The Fascination with Old-Timey Things Key takeaways: - The speaker has a positive attitude towards old, timey things. - He grew up going to a Coolidge Corner movie house in Massachusetts. - The speaker likes going into nostalgia stores and used bookstores. - He loves the trappings of scene culture from a different time period. Transcript: Speaker 1 How did you come to this conclusion about nostalgia? Were you in nostalgia-izing? And like, bit your tongue off or something? I mean, what happened to make you feel this way about nostalgia if I may ask a question? Speaker 3 Well, I don’t know that there was any one particular turning point, because, and the truth is, I am a guy who likes old, timey things, right? And this is not to say old, timey things are bad. I grew up going to the Coolidge Corner movie house, the Coolidge Corner, Brookline, Massachusetts, where I grew, which is my hometown. You wrote a penny-farthing to work? I did not write. I did not write a penny. I’m not that kind of lonesome. But you know, at that time, all they would do is show old Marx Brothers movies and the Thin Man marathons and even more recent old movies, as it were. And I love, I would love going into so-called nostalgia stores to pour through old movie posters, and I love used bookstores. I love the trappings of scene culture, what it was like at a time that was different from the way it is in my own life. I love to rummage through junk stores and thrift stores and fine stuff. And in listening to your podcast, I completely felt with you. I guess that is called empathy. Speaker 1 That’s different. Speaker 3 Feeling with? Speaker 1 And I mean, empathy and nostalgia different. (Time 1:23:00)review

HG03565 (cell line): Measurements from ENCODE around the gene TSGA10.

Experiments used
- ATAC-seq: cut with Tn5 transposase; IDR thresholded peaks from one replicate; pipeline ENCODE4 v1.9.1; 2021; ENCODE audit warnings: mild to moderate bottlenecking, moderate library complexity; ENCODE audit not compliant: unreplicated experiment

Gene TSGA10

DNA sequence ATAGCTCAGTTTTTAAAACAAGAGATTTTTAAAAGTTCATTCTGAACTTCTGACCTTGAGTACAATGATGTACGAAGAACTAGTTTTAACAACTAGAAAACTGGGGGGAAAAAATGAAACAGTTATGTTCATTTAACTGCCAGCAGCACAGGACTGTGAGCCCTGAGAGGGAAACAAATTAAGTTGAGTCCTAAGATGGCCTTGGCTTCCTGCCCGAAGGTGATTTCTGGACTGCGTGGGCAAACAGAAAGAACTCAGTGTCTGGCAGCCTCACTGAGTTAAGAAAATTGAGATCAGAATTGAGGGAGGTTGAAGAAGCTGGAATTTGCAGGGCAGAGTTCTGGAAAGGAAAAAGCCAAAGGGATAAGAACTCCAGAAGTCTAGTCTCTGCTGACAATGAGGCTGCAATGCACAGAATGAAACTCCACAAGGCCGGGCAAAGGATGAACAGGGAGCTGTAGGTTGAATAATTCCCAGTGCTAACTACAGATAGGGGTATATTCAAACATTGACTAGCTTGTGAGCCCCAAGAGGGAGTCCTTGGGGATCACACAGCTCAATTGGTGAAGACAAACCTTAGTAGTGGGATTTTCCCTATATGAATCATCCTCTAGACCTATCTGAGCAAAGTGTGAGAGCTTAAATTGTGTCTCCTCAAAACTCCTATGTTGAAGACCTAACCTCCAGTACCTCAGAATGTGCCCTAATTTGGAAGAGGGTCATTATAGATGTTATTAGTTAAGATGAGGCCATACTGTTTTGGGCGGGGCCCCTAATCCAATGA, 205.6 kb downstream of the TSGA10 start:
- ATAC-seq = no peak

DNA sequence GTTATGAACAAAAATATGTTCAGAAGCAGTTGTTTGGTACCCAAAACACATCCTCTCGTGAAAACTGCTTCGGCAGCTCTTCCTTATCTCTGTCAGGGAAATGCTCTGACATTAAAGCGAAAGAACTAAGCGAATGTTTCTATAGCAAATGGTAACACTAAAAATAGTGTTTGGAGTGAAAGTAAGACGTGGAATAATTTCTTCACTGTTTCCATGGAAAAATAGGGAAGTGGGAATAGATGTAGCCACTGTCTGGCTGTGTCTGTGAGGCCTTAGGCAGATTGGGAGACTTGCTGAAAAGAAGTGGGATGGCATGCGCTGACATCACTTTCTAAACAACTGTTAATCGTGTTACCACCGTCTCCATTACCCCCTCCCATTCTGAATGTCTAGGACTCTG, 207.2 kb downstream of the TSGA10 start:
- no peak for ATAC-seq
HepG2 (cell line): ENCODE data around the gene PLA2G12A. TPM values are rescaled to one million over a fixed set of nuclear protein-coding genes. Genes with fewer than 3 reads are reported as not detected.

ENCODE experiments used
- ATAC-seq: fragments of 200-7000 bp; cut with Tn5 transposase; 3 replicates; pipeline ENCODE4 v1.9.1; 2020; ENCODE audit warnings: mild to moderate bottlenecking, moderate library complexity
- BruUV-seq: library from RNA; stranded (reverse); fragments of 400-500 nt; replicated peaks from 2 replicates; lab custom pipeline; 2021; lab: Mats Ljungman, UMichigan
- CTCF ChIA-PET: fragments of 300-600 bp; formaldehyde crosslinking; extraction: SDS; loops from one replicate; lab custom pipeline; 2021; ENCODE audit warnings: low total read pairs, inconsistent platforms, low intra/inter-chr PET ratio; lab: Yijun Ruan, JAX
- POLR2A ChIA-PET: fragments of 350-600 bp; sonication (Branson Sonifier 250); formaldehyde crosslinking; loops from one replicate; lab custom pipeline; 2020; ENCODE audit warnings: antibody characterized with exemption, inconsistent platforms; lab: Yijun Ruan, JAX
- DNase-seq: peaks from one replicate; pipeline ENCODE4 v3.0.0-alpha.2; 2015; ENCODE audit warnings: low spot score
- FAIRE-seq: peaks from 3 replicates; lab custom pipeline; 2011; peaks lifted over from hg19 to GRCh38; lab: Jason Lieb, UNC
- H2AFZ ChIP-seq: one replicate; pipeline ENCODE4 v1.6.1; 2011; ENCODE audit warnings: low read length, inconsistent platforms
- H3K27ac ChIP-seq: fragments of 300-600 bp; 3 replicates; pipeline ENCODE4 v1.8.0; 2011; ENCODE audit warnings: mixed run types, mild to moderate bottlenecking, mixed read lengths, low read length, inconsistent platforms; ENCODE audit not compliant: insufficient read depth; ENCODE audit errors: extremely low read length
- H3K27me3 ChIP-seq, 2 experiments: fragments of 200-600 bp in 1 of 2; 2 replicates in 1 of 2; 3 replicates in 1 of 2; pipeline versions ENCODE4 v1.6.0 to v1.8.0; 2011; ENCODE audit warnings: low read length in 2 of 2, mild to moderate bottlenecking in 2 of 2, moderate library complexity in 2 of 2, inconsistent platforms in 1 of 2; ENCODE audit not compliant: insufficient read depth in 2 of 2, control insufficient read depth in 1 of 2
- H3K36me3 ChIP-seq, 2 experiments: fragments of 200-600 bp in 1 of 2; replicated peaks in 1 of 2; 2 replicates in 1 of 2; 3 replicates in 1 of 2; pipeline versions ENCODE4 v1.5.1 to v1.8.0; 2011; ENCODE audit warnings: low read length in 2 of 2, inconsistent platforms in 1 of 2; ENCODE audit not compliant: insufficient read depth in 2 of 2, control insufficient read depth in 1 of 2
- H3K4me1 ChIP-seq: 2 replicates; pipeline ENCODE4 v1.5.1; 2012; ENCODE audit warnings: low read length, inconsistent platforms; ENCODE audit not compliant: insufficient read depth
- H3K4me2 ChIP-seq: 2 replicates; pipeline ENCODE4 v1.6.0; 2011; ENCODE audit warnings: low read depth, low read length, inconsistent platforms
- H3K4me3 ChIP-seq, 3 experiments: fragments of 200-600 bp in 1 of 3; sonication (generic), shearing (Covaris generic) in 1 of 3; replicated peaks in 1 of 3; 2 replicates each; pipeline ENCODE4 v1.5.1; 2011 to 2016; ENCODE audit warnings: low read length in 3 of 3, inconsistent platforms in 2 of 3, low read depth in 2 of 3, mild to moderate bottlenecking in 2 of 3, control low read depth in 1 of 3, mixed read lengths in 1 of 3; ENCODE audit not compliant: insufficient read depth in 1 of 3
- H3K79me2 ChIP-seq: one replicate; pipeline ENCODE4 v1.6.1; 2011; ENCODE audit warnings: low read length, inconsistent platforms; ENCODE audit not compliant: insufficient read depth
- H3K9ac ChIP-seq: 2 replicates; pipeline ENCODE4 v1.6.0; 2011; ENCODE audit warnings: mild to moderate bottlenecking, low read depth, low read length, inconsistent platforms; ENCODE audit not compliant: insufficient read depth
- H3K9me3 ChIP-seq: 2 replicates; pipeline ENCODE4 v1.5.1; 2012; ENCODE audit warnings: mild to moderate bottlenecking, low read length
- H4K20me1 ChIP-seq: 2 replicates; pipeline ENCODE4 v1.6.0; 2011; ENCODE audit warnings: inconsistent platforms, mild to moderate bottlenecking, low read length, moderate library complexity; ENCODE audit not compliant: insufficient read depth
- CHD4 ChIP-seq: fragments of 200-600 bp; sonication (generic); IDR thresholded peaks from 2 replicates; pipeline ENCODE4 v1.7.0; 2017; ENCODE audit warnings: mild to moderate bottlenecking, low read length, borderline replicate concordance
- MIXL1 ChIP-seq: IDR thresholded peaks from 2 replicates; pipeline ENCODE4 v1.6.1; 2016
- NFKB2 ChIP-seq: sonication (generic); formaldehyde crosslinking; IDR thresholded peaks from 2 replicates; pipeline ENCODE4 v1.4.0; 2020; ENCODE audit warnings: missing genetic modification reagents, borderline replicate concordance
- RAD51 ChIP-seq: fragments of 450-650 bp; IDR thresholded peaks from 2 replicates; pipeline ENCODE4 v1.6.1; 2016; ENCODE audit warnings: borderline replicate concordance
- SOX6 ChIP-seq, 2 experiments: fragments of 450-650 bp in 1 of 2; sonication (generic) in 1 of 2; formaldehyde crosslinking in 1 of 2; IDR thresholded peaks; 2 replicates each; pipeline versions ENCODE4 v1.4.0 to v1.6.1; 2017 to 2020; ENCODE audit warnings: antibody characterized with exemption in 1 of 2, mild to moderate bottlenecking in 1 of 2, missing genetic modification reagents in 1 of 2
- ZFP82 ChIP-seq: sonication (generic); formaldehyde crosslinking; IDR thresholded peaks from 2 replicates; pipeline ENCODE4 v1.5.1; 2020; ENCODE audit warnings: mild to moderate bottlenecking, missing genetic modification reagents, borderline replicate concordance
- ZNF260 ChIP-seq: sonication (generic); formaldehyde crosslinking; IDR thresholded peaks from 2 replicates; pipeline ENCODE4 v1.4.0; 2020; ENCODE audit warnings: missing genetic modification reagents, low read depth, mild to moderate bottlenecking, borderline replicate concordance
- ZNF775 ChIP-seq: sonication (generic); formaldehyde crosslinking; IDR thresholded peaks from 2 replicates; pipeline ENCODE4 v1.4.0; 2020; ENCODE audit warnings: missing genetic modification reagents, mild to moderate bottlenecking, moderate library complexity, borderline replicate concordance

Finding Comfort in Nostalgia During Emotional Pain Key takeaways: - The speaker empathizes with the personal nature of nostalgia in comforting individuals. - During a period of emotional pain, the speaker found solace in familiar cultural materials. - The speaker revisited their feelings about Star Wars through reading Dorling Kindersley books of Star Wars vehicles. Transcript: Speaker 3 No, but I felt empathy for your individual expressions of the things that give you that wispy feeling of nostalgia and how that is in a personal mode, a very comforting feeling, because I can speak honestly that when I went through, when my mom passed away about 15 years ago, I could not engage with any culture that was more challenging than reading the Dorling Kindersley books of Star Wars vehicles. That was the only thing I could read before going to sleep, because I was in such emotional pain in the present. Speaker 1 Had you read those as a younger lad? Speaker 3 Well, no, because I mean, no, but because they didn’t exist. But those decay books of the Star Wars vehicles that sort of give you these cross sections of all the vehicles, it was not engaging with new culture per se. I was just revisiting my feelings about Star Wars. Do you know what I mean? I understood. Yeah. So I was exactly playing with old toys playing with my old AT-AT. I never had the AT-AT, nor did I have the Millennium Falcon. Speaker 1 I never had either one of those two, and I’m still a little bitter about it still. Speaker 3 Yeah, I know. Those were the big ticket items, but for sure. For my point of view, storage was a real problem with those things. Very untidy. Speaker 1 Well, they served as storage boxes themselves, really. Speaker 3 Yeah, but you couldn’t put the AT-AT into the Millennium Falcon, and none of them fit into any good-sized shelf. (Time 1:24:30)review